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Communications, Public Affairs & Marketing
Laurier Professor Jason Roy wins OUSA teaching award
Apr 3/13| For Immediate Release
Jason Roy, Assistant Professor, Political Science Department
Kevin Crowley, Director, Communications, Public Affairs & Marketing
WATERLOO – Jason Roy, an assistant professor in Wilfrid Laurier University’s Department of Political Science, is the recipient of a 2013 Ontario Undergraduate Student Alliance (OUSA) Award for Teaching Excellence.
This award recognizes educators who go above and beyond the textbook to inspire their students to learn. It is awarded annually to professors from each of OUSA’s member campuses as selected by students as examples of teaching excellence.
“Jason continuously strives to find ways to use innovations in his teaching and improve the learning environment for students,” said Pat Rogers, Laurier’s associate vice-president, Teaching and Learning. "Being the recipient of an award sponsored by students is truly a recognition of teaching excellence, and Jason is a most deserving recipient.”
Roy, who has been teaching at Laurier since 2010, specializes in teaching courses in political behaviour, public opinion, and the challenging Research Methods courses for undergraduate and graduate students.
“Many of my students come into the research methods course thinking it’s all about statistics, and if they didn’t do well in math in the past they think it’s going to be a terrible course that they’re going to dread,” said Roy. “Instead I try to get students to look at the course in terms of how best to do research with statistics being one of a number of tools that may be helpful in the process.”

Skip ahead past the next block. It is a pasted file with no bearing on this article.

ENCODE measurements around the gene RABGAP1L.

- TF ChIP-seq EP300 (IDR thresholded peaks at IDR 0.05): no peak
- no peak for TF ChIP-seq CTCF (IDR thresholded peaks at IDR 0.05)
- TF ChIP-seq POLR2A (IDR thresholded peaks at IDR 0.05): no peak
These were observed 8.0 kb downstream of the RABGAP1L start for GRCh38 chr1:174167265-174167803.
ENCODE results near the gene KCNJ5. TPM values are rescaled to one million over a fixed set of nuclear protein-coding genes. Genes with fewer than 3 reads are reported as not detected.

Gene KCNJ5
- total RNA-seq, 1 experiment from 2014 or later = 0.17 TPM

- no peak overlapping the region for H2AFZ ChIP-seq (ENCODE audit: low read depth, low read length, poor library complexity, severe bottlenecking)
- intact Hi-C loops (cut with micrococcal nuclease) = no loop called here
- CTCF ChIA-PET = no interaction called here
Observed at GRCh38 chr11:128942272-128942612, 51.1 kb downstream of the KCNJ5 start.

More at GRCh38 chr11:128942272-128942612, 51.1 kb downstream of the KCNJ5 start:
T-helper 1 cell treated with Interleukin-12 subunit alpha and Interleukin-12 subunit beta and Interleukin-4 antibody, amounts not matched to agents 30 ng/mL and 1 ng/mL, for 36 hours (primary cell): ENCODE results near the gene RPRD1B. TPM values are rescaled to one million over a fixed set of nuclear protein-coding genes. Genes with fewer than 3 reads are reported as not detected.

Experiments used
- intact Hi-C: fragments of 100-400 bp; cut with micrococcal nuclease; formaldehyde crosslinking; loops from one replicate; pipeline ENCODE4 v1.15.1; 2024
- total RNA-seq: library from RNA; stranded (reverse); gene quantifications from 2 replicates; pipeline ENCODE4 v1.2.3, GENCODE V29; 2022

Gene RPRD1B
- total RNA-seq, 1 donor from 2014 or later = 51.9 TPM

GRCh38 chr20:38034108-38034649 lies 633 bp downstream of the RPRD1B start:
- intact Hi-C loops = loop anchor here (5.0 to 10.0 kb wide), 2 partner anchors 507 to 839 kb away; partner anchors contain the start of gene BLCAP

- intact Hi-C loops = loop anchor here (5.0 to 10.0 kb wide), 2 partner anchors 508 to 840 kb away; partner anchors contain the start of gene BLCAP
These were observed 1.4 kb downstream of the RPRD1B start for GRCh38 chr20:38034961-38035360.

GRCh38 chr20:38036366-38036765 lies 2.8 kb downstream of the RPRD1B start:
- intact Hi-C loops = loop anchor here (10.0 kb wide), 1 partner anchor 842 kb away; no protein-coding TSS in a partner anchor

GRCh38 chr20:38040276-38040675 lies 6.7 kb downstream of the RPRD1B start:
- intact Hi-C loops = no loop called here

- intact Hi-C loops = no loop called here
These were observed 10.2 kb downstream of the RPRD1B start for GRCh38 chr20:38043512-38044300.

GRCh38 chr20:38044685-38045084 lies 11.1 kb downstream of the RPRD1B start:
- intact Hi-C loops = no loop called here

Roy says his teaching philosophy is to help students think critically and look beyond to the bigger picture. One way he facilitates learning is by taking a question – such as whether university graduates earn higher salaries than non-university graduates – and leading his students through the exercise of building a mini-research project to help answer the question.
“It’s not simply about just being able to understand statistics. It’s being able to wander down the street one day and see something interesting and say, I wonder how that works, or I wonder why that is the case, and then to build a whole research project around that simple question.”
He also promotes student participation and discussion through in-class activities, encouraging students to take an active role in their education. Outside of class, Roy encourages students to participate in an online discussion board where they can post questions anonymously, or to meet with him one-on-one to discuss class content or assignments.
Roy said he is honoured to win the 2013 OUSA teaching award.
“It’s very rewarding to know students enjoy my teaching style,” he said. “I’d like to thank the students for nominating me for this award, and for putting up with my bad jokes.”
The OUSA teaching awards will be presented April 3 in Toronto.